polarity between masculinities and femininities, and in the third, they were. Mead
was implicitly building a case for the feminist distinction between sex and gender,
although she herself saw these cases primarily in terms of the impact of cultural
diversities on the human personality.


Social Construction of Gender

The sex – gender distinction, which amplifies Simone de Beauvoir’s assertion in
The Second Sex that one is not born but rather becomes a woman, immediately
suggests the role of gender socialisation: females become women through a
process in which they acquire feminine traits and learn feminine behaviour. Other
feminists have elaborated on the distinction, using the concept of patriarchy, and
its discriminations. Gayle Rubin uses the phrase ‘sex/gender system’ in order to
describe a set of arrangements by which the biological raw material of human
sex and procreation is shaped by human, social intervention, arrangements which
are the locus of the oppression of women (Rubin, 1975: 159 – 179). However,
since gender is social, it is mutable and alterable by political and social reform
that would ultimately bring an end to women’s subordination. Distinguishing
sex from gender also enables the two to come apart: in that one can be sexed
male and yet be gendered a woman, or vice versa and this has provided a fruitful
take-off point for the articulation of LGBT (Lesbian, Gay, Bisexual and
Transgender) issues. This is nowadays denoted by the phrase ‘social and cultural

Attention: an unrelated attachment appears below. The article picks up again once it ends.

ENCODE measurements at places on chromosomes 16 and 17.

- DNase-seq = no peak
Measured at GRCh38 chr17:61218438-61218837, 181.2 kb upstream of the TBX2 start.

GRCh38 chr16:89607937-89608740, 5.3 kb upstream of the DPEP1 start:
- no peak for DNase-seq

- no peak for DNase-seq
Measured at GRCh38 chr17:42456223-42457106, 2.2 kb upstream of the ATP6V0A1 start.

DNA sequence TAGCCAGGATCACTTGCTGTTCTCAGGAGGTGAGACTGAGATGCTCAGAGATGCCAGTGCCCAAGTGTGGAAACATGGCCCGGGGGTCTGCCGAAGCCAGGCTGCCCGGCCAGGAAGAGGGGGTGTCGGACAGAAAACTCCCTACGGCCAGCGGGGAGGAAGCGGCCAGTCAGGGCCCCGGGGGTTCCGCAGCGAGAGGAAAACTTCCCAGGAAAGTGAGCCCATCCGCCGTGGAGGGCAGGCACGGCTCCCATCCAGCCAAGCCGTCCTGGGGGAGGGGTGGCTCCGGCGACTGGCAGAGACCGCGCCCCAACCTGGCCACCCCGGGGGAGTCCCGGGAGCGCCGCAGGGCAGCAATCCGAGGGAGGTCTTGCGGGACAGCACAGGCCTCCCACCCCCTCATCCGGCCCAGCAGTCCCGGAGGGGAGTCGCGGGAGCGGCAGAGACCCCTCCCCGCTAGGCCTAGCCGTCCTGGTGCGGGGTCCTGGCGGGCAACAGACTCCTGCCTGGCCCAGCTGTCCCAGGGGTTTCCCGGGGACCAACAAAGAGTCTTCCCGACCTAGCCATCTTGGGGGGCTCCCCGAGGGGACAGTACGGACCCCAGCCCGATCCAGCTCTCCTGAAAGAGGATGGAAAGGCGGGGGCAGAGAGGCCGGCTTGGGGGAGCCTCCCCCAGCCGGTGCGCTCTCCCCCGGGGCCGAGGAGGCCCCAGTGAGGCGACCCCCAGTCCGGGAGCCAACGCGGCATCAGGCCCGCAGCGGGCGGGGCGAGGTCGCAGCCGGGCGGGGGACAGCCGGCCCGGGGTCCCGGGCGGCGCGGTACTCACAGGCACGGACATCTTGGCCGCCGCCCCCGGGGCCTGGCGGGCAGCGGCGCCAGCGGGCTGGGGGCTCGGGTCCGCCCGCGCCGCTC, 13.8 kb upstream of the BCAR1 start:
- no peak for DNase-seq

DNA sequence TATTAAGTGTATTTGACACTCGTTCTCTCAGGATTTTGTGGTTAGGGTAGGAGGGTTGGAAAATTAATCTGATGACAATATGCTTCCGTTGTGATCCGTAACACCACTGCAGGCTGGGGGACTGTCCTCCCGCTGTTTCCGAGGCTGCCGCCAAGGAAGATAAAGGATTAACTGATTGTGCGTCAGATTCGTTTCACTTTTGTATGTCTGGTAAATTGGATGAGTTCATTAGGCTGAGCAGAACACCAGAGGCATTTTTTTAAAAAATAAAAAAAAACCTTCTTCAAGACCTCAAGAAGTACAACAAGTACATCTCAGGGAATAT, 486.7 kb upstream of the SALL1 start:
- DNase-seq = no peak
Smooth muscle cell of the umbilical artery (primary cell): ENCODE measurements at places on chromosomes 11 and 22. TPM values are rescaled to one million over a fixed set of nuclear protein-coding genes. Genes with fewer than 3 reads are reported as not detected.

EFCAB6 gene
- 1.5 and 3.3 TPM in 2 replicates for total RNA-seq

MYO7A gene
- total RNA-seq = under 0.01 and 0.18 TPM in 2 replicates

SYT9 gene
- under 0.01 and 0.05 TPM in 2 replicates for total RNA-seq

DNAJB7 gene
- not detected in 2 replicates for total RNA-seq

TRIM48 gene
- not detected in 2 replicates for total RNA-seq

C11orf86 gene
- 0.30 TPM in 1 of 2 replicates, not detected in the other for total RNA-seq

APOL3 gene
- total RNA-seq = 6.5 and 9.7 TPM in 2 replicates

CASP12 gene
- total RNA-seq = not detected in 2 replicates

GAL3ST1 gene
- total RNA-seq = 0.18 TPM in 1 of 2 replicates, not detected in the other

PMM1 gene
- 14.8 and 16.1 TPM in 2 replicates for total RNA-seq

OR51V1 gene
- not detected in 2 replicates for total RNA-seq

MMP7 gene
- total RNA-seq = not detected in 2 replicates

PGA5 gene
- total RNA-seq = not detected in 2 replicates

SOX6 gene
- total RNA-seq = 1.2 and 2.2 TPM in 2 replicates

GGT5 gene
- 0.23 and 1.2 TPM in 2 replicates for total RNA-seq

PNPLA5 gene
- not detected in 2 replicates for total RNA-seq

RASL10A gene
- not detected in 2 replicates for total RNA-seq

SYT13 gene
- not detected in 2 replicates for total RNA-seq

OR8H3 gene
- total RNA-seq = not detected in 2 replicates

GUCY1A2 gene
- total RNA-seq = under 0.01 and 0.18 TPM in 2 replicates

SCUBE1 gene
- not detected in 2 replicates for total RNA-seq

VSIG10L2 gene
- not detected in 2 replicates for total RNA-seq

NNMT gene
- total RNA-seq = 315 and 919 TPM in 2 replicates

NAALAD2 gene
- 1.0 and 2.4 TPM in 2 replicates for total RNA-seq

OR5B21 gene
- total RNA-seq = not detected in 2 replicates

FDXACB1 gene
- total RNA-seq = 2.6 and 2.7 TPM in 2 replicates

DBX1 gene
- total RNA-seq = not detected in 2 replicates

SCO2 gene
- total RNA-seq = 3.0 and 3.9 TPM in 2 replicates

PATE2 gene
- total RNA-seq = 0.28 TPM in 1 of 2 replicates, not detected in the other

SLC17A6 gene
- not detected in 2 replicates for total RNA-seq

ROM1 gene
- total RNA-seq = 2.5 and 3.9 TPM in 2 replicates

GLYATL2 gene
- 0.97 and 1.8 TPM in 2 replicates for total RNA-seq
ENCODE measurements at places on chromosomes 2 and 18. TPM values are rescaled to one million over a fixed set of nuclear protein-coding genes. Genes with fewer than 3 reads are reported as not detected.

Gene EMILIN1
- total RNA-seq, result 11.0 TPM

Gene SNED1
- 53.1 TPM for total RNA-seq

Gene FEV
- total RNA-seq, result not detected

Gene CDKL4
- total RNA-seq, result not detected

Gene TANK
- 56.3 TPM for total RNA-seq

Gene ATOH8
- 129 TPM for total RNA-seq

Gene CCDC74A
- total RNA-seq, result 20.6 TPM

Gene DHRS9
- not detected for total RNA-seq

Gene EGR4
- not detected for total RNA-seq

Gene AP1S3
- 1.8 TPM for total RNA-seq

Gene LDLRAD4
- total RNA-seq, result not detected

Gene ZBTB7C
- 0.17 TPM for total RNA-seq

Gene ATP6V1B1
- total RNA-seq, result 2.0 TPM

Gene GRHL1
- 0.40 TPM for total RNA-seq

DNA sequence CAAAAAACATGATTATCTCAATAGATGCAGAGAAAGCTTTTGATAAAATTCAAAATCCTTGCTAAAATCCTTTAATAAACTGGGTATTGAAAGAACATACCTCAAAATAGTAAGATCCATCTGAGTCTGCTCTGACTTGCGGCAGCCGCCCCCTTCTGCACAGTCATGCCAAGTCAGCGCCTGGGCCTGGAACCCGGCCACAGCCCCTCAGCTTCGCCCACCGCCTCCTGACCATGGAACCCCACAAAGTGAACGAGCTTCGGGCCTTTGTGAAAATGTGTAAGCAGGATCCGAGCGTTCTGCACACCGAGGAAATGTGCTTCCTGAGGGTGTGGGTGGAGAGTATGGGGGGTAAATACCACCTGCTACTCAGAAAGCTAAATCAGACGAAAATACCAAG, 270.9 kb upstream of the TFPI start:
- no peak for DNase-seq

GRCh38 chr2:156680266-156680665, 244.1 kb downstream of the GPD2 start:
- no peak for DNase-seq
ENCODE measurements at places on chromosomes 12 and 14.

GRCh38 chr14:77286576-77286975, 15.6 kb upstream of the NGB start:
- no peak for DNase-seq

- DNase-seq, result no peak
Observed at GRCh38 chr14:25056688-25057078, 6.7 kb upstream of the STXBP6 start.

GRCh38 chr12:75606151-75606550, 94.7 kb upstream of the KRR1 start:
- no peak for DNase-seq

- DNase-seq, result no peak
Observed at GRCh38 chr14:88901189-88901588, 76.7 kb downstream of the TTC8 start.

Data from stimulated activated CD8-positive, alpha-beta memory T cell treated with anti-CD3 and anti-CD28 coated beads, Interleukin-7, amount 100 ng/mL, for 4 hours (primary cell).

construction of gender’. But which social practices construct gender, what social
construction is and what being of a certain gender amounts to are major feminist
controversies, without a consensus as yet.

Some feminists have interacted with and critiqued but also adapted Freudian
and social learning theories, which deal with the mechanisms of social
construction. For e.g., Nancy Chodorow in her 1978 work Reproducing Mothering
has criticised social learning theory as too simplistic to explain gender differences.
Instead, she holds that gender is a matter of having feminine and masculine
personalities that develop in early infancy as responses to prevalent parenting
practices, specifically ‘mothering’, since mothers or other prominent women
tend to be the primary caretakers of young children. Chodorow differs from the
classic Freudian approach, in that she espouses a position that both gender and
mothering are socially learnt. She sees the child’s gender identity emerging
through the process of breaking away from the mother to form a unique identity.

For a boy, the mutual perception of difference leads to a violent breakaway, and
to well defined and rigid ego boundaries. For a girl, the process is more fluid
because of the identification with the mother, leading to flexible and blurry ego
boundaries. Rather than penis envy in girls, it is masculinity experiencing loss of
the maternal bond that is the key to differential personality development in males
and females. Childhood gender socialisation further reinforces these